The results of current study support former international studies—there is a lack of available specific MT product courses across the Baltic and Nordic countries. Currently provided knowledge about MDs and DDPs for pharmacy students and practicing specialists in the Baltic and Nordic countries may differ to some extent, and be more theoretical for pharmacy students and covering mostly detailed practical aspects for pharmacists. For practicing pharmacists, the training is mostly given by the specialists from the MT industry, nurses and physicians. For pharmacy students, the education is mostly provided by the university teaching staff without special education in the field of MT. There is a good example from Norway where students have taken initiative to organize the lectures and courses by inviting educators from MT industry as well as practicing physicians and nurses.
Described trends could also be seen in the former MT education research, where continuing education courses oriented on the practical aspects of MT products, i.e., effective and safe use of DDPs have been mostly studied. Casset et al. (2014) investigated asthma management and inhalation techniques among community pharmacists in France and compared the results of 1999 and 2009 studies [18]. Within ten years, the health care authorities encouraged the involvement of community pharmacists in patient care and education in order to improve asthma control. However, knowledge of asthma management is still average, pointing to the need to join different counselling skills about disease, the use of medicines and medical devices [18]. Basheti et al. (2009) reported about the need for continuing education and practice with patient training in order be able better maintain their inhaler technique demonstration skills [10].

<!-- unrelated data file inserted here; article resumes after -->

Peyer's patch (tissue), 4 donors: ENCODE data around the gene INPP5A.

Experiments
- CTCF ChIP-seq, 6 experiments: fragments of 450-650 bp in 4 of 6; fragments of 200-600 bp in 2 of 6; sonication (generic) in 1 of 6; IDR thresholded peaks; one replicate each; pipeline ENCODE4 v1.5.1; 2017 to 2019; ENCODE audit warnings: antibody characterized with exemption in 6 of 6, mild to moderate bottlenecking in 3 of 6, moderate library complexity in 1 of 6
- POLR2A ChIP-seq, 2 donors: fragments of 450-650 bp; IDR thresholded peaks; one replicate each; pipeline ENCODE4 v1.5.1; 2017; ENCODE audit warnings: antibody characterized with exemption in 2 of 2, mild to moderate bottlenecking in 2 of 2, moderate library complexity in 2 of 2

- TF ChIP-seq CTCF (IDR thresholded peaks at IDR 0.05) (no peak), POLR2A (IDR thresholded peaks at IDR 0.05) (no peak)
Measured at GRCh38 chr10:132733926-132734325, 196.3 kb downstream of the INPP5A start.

On the other hand, few countries in Europe emphasize the need for theoretical knowledge in MT. For example, some pharmacy schools in Bulgaria provide separate courses in MDs within the MSc (Pharm) curriculum in the 5th semester containing total 30 h of studies [19]. According to the authors, it has been considered to establish unified state requirements for the present courses in MT as there is an increased demand for this type of professional knowledge among practicing pharmacists [19]. In addition, Sakuma (2013) has emphasized that teaching the fundamental framework of MD regulations and standards is more important than teaching only detailed guidelines for specific MDs [20]. The authors recommended education through case studies where students can analyze examples of specific MDs, i.e., approval process and use, as an example of effective methods. These trainings could be implemented together with research activities conducted by students [20]. In the future planning of MT education combined approach of theoretical knowledge and practical skills could be suggested in undergraduate as well as continuing pharmacy education.